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FOR IMMEDIATE RELEASE: Thursday, Aug.14, 2014                   

CONTACT: Leah Mohr, deputy executive director, South Dakota Public Utilities Commission, (605) 773-3201 or (605) 280-4327

Transmission line receives PUC approval

Pierre, S.D. – The South Dakota Public Utilities Commission this week approved a settlement stipulation allowing Montana-Dakota Utilities Co. and Otter Tail Power Co. to construct a 345-kilovolt transmission line in northeastern South Dakota. The approximate 160-mile line will stretch between new substations near Big Stone City, S.D., and Ellendale, N.D., crossing portions of Brown, Day and Grant counties.

The settlement, which contained 33 conditions, was presented to the commission by the joint owners, Otter Tail Power Co. and Montana-Dakota, and the PUC staff.  PUC Commissioners Gary Hanson, Chris Nelson and Kristie Fiegen considered the settlement for approval at the PUC's regular meeting on Aug. 6, 2014, but deferred final action. An ad hoc meeting was held in Pierre on Aug. 13 during which Commissioner Nelson presented an amendment to the settlement, specific to minimizing the spread of soybean cyst nematodes. The commission unanimously approved the amended settlement.

Throughout the year-long review process, the parties and commission focused on a number of issues including regional electric reliability, landowner and company relations, and agricultural concerns.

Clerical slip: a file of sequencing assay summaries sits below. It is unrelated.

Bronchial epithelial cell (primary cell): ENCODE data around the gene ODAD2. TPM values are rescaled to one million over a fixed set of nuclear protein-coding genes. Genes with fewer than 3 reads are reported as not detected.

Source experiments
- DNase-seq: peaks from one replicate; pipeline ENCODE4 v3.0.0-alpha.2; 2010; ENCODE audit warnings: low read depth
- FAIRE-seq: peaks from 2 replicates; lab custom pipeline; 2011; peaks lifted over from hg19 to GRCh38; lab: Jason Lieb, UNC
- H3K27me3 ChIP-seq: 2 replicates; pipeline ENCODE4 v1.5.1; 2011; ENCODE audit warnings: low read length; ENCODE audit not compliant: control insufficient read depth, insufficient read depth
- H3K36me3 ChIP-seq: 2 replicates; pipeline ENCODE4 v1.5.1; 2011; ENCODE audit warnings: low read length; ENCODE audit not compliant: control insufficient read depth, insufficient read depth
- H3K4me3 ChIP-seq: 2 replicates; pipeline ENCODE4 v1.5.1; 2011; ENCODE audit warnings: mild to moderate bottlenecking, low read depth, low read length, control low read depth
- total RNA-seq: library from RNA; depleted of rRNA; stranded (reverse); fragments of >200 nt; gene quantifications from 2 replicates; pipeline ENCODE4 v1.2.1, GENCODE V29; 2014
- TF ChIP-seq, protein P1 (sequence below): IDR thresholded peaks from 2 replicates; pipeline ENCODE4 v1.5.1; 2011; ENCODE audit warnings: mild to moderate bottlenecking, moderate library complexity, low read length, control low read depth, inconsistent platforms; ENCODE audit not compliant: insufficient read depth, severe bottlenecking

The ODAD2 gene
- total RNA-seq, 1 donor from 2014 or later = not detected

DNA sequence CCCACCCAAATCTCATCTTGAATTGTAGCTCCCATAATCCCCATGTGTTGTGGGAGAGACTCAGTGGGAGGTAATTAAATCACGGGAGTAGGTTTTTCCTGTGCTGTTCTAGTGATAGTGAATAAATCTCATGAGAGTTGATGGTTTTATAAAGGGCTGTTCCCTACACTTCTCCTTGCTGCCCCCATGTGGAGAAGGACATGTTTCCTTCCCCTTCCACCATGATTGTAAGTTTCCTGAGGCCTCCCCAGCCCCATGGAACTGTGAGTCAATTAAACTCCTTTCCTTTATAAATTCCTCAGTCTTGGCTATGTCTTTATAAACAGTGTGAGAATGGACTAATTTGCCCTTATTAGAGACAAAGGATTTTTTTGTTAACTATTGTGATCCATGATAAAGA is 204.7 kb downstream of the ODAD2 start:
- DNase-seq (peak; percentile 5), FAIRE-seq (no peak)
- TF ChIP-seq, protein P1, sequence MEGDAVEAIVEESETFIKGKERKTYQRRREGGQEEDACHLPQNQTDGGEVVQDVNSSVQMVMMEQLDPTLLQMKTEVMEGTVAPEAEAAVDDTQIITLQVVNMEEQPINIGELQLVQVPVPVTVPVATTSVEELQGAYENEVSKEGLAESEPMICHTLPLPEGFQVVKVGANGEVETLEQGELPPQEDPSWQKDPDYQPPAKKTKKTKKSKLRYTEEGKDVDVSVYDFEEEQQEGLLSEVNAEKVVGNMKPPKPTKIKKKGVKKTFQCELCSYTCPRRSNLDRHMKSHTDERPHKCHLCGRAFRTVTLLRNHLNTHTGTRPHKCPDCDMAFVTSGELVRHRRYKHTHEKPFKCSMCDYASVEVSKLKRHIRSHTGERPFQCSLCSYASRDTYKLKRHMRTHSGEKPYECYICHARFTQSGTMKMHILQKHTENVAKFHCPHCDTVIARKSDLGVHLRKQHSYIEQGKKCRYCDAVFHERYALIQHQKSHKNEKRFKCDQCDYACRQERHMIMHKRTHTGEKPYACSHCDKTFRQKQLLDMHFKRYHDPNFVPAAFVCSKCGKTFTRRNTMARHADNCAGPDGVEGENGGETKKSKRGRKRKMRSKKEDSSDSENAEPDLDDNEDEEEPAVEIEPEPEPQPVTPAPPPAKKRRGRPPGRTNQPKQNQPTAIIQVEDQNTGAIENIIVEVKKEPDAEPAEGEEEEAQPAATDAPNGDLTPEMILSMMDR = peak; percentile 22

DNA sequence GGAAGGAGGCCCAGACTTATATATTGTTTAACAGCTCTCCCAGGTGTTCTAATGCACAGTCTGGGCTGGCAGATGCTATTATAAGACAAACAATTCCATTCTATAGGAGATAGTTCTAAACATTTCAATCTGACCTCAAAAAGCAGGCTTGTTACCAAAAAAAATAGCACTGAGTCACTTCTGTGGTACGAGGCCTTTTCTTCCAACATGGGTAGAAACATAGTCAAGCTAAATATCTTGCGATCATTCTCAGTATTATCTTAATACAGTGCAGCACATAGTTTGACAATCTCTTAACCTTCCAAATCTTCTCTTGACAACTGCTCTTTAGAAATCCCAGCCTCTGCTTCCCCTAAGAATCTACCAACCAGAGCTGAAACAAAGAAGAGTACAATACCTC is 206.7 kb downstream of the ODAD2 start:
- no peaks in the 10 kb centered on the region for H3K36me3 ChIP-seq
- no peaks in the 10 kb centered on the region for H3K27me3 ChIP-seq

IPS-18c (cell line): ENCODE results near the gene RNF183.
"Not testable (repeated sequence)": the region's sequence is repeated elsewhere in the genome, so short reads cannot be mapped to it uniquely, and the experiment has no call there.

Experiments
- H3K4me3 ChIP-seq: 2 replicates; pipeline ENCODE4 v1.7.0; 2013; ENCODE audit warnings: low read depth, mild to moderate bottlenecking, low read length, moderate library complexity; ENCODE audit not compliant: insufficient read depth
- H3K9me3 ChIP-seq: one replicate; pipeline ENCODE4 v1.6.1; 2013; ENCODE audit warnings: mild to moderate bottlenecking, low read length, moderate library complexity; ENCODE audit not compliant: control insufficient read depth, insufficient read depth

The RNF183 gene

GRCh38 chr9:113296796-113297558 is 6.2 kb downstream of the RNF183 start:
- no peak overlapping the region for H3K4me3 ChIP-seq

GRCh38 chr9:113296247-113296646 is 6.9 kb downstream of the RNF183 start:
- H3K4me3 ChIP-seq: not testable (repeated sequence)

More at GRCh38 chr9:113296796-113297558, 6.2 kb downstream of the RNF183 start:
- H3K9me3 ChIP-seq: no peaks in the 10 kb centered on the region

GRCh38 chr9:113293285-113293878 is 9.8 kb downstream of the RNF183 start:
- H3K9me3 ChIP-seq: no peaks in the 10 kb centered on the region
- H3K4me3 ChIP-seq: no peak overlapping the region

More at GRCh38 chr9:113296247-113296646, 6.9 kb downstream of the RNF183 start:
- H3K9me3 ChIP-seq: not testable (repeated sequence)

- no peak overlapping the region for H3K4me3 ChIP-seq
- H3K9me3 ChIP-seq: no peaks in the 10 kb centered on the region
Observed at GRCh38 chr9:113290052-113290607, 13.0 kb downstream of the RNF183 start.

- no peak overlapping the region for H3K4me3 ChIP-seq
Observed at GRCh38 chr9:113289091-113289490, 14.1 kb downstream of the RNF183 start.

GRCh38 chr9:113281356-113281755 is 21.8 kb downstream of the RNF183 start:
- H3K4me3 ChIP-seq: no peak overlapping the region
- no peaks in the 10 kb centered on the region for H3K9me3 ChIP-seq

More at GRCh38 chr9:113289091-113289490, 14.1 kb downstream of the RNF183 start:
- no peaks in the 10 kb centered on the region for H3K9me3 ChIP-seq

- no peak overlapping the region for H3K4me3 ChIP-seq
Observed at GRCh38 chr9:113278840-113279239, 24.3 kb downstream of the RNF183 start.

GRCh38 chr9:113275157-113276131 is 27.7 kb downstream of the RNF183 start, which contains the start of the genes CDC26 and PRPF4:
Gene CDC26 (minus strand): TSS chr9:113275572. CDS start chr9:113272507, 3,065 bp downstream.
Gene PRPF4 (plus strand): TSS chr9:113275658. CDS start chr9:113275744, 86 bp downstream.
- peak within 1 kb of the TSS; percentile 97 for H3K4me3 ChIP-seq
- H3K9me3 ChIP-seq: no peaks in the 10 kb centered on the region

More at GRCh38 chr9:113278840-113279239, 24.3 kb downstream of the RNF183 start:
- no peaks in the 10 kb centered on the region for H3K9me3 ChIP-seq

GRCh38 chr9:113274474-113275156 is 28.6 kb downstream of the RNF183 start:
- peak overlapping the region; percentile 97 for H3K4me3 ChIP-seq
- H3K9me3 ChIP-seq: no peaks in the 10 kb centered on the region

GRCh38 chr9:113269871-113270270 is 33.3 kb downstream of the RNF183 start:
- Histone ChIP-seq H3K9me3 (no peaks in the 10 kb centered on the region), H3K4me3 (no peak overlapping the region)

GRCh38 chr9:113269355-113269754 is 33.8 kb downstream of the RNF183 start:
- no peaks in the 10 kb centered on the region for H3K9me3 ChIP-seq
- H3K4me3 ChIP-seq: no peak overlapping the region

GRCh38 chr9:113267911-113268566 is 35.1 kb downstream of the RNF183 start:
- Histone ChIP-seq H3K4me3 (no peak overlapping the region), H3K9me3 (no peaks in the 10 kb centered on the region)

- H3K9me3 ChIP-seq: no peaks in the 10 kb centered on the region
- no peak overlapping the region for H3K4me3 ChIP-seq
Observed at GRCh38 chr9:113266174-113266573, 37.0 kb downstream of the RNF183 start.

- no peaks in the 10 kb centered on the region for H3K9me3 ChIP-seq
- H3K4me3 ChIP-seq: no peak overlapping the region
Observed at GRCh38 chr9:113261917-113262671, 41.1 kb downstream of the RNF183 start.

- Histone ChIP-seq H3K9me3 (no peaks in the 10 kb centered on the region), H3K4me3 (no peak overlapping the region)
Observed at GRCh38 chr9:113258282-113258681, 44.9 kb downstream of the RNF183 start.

PUC Chairman Hanson addressed the importance of the South Dakota project. "The entire economy runs on electricity," he said. "Electricity needs a reliable transmission system and our state needs to participate to ensure our regional and national economies continue to have strength and vitality. The result of this challenging docket is very good," Hanson concluded.

Commission Vice Chairman Nelson commented on the coordination between the line owners and landowners in determining the route. "I believe that the applicant has worked with landowners to make as many adjustments, changes and concessions as they could to resolve issues," Nelson stated. "As construction and operation move forward, we are looking to the company to make this work for them and the landowners. You will be partners in the project for perpetuity," he said.

Commissioner Fiegen said the construction of the new high-voltage transmission line is reminiscent of the creation of the interstate highway system. "Important infrastructure is being built, in South Dakota and in our region. Our electric grid doesn't have state boundaries," she said. "This is a landmark situation that is certainly impacting our future and our economy."

The joint owners anticipate construction will begin in 2016 and the line will be in service in 2019.

The line has been designated as a multi-value project (MVP) by MISO. MISO is a membership-based regional transmission organization responsible for maintaining transmission reliability, operating the transmission grid and administering wholesale electricity markets in all or parts of 15 states and one Canadian province. Transmission lines with MVP status have been identified as providing regional reliability, economic value and supporting renewable energy public policy objectives. The benefits and costs of MVP lines are shared more broadly across the MISO market than those of traditional transmission projects.

View the complete docket on the PUC's website: Docket EL13-028